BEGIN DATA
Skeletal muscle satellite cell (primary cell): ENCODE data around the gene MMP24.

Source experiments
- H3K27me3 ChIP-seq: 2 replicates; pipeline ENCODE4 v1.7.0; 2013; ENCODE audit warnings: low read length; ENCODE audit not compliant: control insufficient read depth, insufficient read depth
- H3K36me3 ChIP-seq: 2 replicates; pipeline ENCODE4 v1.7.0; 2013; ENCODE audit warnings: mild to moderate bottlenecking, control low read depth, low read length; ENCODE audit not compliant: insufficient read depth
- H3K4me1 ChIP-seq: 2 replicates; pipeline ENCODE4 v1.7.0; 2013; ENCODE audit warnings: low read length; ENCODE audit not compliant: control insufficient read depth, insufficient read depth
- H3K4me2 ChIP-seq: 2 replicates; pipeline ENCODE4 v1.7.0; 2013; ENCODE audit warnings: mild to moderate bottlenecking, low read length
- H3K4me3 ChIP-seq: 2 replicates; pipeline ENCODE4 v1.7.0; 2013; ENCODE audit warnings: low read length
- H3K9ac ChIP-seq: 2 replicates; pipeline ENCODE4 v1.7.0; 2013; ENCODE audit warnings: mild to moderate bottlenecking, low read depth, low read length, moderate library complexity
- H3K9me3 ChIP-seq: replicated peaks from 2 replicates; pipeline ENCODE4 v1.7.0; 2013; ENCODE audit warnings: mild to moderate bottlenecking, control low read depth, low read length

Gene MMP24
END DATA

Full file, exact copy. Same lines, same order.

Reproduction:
Skeletal muscle satellite cell (primary cell): ENCODE data around the gene MMP24.

Source experiments
- H3K27me3 ChIP-seq: 2 replicates; pipeline ENCODE4 v1.7.0; 2013; ENCODE audit warnings: low read length; ENCODE audit not compliant: control insufficient read depth, insufficient read depth
- H3K36me3 ChIP-seq: 2 replicates; pipeline ENCODE4 v1.7.0; 2013; ENCODE audit warnings: mild to moderate bottlenecking, control low read depth, low read length; ENCODE audit not compliant: insufficient read depth
- H3K4me1 ChIP-seq: 2 replicates; pipeline ENCODE4 v1.7.0; 2013; ENCODE audit warnings: low read length; ENCODE audit not compliant: control insufficient read depth, insufficient read depth
- H3K4me2 ChIP-seq: 2 replicates; pipeline ENCODE4 v1.7.0; 2013; ENCODE audit warnings: mild to moderate bottlenecking, low read length
- H3K4me3 ChIP-seq: 2 replicates; pipeline ENCODE4 v1.7.0; 2013; ENCODE audit warnings: low read length
- H3K9ac ChIP-seq: 2 replicates; pipeline ENCODE4 v1.7.0; 2013; ENCODE audit warnings: mild to moderate bottlenecking, low read depth, low read length, moderate library complexity
- H3K9me3 ChIP-seq: replicated peaks from 2 replicates; pipeline ENCODE4 v1.7.0; 2013; ENCODE audit warnings: mild to moderate bottlenecking, control low read depth, low read length

Gene MMP24